Damn right she will. She is clearly an ambitious and extremely hard working woman and must come with the verve, drive and energy required to get to the position she is in. It is going to take all of that and more, to get through the next year or so from here, relatively incident free.

But, I ask from the cloistered confines of full time fatherhood, why is it we seem to be neglecting, no…failing to herald, Clark Gayford’s role in this?

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Hasn’t the man put his hand up, stating his intended lead role in the raising of the Clarke/Jacinda bub? Are his abilities so doubted we have to question his wife and hers?

Let’s get real here, it ain’t easy raising a child, no matter who you are, what gender you have assigned yourself (that’s how it’s done these days isn’t it?) and certainly no matter what you do for a living. I don’t imagine the Clarke/Ardern household is struggling financially, I can’t see them being under a great deal of pressure in providing all that is needed to give their little one every opportunity. I would also like to think they have a nurturing, close and supportive wider family and social network. Our nations Prime Minister will not be flying solo.

And neither will  Clarke. If nothing else, a rapt nation will be kept well and truly over informed on the progress of bubs, Mum and yes, maybe, just maybe, Dad will get a mention too. Breakfast show TV will be all over it, Mark Richardson or not. But in reality, this baby is going to spend the first few years of it’s little life, essentially without a strong Motherly influence.

Adern will be busy running the nation, a task I am sure does not leave a huge amount of time for full nappies and rolling over and sitting and those all important first steps. Not to mention teething. I wonder how much time it leaves for breast feeding. Are we going to see our P.M. with a baby on the breast in parliament? Not for the first time and bloody good to see being accommodated and readily accepted, just as it should be.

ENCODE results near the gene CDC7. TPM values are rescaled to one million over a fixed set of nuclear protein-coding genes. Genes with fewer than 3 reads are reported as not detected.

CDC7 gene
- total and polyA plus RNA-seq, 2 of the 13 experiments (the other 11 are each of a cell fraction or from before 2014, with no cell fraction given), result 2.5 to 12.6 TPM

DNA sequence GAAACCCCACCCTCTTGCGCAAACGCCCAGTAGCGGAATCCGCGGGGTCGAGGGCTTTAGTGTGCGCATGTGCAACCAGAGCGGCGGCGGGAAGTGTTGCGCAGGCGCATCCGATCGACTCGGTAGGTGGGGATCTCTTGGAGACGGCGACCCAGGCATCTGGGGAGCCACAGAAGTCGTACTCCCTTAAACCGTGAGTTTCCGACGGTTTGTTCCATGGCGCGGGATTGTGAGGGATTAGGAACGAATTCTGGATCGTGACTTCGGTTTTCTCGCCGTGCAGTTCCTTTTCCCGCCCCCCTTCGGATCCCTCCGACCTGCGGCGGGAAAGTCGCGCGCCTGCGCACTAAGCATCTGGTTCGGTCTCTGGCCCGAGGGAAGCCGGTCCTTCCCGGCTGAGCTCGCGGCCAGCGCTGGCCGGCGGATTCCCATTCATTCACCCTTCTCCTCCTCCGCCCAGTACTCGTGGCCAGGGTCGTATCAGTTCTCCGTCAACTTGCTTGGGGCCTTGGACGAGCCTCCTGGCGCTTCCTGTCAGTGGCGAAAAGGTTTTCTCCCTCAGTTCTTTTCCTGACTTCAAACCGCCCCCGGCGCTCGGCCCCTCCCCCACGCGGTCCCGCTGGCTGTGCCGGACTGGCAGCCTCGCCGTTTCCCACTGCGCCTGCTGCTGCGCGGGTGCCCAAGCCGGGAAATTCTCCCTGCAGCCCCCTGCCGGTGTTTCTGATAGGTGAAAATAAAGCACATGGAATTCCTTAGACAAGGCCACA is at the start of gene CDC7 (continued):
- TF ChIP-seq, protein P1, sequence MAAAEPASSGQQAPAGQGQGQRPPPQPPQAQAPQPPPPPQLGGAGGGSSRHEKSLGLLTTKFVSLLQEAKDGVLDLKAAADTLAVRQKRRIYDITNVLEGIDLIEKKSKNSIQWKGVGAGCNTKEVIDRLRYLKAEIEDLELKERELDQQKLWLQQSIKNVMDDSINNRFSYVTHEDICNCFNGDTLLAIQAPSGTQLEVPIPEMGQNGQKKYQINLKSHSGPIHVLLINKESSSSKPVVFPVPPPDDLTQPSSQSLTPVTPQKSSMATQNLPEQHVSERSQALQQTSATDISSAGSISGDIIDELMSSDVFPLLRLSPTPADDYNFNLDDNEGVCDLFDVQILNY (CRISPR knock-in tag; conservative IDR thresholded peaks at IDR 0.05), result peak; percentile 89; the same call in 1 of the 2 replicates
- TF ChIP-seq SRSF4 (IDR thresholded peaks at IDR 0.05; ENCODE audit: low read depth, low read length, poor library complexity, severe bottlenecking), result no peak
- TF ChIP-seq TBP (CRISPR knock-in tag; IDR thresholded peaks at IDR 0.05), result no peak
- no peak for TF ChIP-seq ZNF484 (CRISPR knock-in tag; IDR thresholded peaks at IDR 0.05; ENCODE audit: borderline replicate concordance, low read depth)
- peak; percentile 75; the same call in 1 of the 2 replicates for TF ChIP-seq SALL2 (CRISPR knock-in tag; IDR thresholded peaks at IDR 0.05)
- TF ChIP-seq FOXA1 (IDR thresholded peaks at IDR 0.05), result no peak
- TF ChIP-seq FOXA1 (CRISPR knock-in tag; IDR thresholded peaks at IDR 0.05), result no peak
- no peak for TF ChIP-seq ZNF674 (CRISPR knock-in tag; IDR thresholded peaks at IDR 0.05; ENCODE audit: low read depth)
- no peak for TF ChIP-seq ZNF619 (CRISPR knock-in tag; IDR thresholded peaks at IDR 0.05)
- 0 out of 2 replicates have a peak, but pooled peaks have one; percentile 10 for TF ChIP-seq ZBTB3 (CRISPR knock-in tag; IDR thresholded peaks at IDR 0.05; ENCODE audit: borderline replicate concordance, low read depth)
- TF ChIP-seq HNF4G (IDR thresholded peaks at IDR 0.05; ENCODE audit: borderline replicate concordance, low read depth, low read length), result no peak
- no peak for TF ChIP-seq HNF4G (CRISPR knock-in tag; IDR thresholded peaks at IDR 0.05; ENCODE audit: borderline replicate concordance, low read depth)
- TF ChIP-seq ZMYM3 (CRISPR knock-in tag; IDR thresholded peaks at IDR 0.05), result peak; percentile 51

So, to my mind, there is no question of whether or not Jacinda Adern will be able to cope, juggling motherhood and the leadership of this nation. She is only going to be doing the one job full time. The one with the paperwork and the negotiating and the press conferences and the pressure and stresses. The pressure and stress her husband will be under are far different, but you sure as hell won’t catch this guy belittling them.

The real debate is who is going to be working the hardest. I reckon I know the answer.

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IRRELEVANT, IRREVERENT.

Not so long ago I started to question my relevance. 

 

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I don’t know if that is a middle-aged, life in crisis thing, or not. Technically my middle age, according to my demographic, slipped by, virtually unnoticed, some years ago. As it stands, I do not own a red convertible sports car and am not dating a pretty blonde, twenty years my junior. It rains too much for a convertible and I am already married to a blonde. Yes, she is still pretty.

Is the word ‘still’ a mistake there?

The thing is, who would I be trying to prove my irrelevance, or otherwise, to? I am not sure. Why it is I felt the need to muse over my relevance at all, I am also not certain.

I have long held the base idea, or opinion, we are all, as humans, here to do the exact same thing every other creature on the planet is trying to achieve. We are here to procreate, in order to continue and possibly advance the populace of said creature, us included. After that deed is done, we die.

Pretty simple really. What each and every creature gets up to in the interim, between procreating and dying, is a very personal thing, but there seems to be a base. It kind of boils down to eating the little guy, all the while trying to avoid being eaten by the bigger guy. Because you are never the big guy.

So we mate, we kill and/or be killed and we die. For all the micro-organisms, up to the alpha predators, it is more or less the same. Only the time frame is the great variance. A life time can be measured in hours to days, to weeks then months and years.